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Consortium formed for Ayrshire coal power station plan

image captionThe coal-fired station at Hunterston would involve carbon capture

The firm behind controversial proposals for a new coal-fired power station at Hunterston in Ayrshire has formed a consortium to move the project forward.

Ayrshire Power wants to build a plant with experimental carbon capture and storage (CCS) technology at the site.

It will now work with carbon capture provider, Doosan Power Systems, Fluor, an engineering and construction company, and oil and gas firm Petrofac.

Campaigners have claimed the plant will harm wildlife and the environment.

Other partners had earlier pulled out of the scheme.

Ayrshire Power estimates that the new plant could meet the electricity needs of up to three million homes.

The company said the station would create a significant number of jobs in Scotland, including more than 100 professional engineering jobs in Renfrew.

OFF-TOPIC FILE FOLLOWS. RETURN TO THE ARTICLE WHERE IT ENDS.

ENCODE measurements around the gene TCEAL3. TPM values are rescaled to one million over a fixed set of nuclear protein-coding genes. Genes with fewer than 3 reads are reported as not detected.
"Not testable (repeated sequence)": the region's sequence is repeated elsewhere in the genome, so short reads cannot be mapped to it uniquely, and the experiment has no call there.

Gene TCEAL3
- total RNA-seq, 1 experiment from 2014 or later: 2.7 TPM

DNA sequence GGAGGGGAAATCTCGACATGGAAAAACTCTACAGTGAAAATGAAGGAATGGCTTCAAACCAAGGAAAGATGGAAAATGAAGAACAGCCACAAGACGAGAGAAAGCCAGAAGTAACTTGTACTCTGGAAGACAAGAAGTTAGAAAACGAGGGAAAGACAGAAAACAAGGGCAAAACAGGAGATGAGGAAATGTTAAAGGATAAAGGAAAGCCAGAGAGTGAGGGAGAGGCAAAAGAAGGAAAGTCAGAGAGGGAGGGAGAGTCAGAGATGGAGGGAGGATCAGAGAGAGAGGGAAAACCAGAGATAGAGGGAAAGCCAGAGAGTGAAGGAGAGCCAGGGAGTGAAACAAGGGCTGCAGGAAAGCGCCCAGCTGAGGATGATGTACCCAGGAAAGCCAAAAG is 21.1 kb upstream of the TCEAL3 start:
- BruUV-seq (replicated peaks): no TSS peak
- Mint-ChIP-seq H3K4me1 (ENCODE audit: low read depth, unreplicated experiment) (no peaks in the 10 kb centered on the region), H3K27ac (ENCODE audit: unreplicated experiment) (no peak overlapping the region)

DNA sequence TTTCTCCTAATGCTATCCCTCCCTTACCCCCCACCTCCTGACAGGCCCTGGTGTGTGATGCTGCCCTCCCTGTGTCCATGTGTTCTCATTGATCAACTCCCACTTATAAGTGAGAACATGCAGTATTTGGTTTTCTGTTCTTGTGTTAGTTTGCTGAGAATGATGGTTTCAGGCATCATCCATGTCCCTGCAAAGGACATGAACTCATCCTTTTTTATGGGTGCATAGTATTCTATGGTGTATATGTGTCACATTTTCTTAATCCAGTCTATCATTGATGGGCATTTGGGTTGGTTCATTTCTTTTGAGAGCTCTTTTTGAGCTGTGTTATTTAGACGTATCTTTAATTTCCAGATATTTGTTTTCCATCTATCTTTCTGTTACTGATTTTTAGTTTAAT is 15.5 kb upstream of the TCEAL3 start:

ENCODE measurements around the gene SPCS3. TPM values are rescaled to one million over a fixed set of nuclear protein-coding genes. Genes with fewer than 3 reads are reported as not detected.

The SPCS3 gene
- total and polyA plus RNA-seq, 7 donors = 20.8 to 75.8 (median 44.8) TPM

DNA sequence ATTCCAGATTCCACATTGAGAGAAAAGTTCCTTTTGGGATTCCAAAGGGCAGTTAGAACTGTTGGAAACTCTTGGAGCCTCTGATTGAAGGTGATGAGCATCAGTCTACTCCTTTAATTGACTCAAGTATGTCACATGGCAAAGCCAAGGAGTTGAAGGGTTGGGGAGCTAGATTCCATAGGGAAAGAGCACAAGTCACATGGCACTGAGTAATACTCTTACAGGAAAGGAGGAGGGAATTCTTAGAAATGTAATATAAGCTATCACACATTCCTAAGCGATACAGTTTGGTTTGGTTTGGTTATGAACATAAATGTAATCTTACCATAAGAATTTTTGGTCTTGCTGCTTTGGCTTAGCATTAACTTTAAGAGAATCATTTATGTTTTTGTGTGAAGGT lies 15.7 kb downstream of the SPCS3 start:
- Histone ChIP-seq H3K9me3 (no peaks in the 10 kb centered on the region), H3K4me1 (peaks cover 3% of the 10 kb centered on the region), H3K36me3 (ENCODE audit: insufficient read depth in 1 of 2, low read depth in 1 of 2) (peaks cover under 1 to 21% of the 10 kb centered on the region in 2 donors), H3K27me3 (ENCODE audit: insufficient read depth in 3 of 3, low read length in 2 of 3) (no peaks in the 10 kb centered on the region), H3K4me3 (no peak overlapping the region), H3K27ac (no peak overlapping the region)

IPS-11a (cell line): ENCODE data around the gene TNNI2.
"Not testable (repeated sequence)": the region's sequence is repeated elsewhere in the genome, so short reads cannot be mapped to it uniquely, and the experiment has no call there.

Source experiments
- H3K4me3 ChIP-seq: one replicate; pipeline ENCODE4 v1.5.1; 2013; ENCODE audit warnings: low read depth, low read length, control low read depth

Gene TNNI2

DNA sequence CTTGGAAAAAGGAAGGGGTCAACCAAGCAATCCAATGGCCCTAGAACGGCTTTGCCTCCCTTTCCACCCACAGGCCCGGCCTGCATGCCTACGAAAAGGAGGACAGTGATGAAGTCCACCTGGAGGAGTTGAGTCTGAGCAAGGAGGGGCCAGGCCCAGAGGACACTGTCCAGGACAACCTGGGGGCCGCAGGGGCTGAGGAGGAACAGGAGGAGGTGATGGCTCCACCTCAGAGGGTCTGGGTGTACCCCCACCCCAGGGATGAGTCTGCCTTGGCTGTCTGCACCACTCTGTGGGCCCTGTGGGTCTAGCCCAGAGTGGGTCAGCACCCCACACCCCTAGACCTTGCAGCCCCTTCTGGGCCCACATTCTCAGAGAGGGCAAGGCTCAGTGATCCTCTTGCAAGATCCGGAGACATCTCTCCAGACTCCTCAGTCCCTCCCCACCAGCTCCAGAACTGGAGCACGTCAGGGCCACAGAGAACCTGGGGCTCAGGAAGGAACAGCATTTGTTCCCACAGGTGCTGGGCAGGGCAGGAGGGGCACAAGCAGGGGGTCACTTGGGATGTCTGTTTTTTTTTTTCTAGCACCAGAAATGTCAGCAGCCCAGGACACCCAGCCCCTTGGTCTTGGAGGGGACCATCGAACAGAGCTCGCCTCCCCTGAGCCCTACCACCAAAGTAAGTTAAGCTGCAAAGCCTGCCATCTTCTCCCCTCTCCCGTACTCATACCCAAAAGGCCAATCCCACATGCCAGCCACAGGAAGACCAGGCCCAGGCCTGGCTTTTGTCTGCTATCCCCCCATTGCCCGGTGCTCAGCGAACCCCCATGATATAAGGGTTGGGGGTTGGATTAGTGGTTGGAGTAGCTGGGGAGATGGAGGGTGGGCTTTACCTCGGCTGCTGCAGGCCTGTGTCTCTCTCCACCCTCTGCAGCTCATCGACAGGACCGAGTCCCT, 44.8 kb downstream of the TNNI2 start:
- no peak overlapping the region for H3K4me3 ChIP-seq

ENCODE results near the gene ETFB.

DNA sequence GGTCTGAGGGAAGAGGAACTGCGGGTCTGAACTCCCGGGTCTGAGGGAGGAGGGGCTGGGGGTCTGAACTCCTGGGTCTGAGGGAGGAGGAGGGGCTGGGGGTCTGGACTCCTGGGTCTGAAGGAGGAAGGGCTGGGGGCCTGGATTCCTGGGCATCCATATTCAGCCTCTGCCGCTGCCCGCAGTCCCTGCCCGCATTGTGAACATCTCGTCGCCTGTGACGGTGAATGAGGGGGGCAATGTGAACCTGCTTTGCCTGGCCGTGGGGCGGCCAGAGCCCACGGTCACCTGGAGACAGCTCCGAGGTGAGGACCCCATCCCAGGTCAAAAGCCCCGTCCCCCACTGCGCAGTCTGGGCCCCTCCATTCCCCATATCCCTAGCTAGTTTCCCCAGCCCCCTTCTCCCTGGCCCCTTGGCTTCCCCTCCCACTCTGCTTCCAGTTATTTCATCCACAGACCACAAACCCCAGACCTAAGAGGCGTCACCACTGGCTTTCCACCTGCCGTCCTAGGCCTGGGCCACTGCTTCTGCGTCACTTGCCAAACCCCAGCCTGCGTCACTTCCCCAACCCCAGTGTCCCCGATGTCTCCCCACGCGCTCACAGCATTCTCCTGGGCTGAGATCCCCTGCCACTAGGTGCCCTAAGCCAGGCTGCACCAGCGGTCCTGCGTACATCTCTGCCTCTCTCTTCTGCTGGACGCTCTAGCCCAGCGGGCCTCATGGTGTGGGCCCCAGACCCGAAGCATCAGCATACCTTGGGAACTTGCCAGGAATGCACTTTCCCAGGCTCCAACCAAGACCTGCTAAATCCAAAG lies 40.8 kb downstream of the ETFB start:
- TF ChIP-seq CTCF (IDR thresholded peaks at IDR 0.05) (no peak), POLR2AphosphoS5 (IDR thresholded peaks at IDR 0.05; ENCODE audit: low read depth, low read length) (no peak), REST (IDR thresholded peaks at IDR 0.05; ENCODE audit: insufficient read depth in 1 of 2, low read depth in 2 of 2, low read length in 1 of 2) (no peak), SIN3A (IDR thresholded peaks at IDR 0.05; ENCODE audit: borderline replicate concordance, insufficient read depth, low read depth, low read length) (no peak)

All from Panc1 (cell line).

Plans submitted

About 1,600 construction jobs in North Ayrshire would also be created at the peak of the construction phase, with approximately 160 once the plant is up and running.

The new plant will require around £100m of carbon capture and storage equipment.

Ayrshire Power's proposals were submitted to the Scottish government's Energy Consents and Deployment Unit in June.

The company is currently working with North Ayrshire Council, Scottish Natural Heritage and the Scottish Environment Protection Agency to address the issues raised by the application for consent.

But campaign groups say thousands of people oppose the scheme.

Last month a judicial review got under way at the Court of Session in Edinburgh, challenging the Scottish government's decision to include the planned facility as a National Development in the National Planning Framework.

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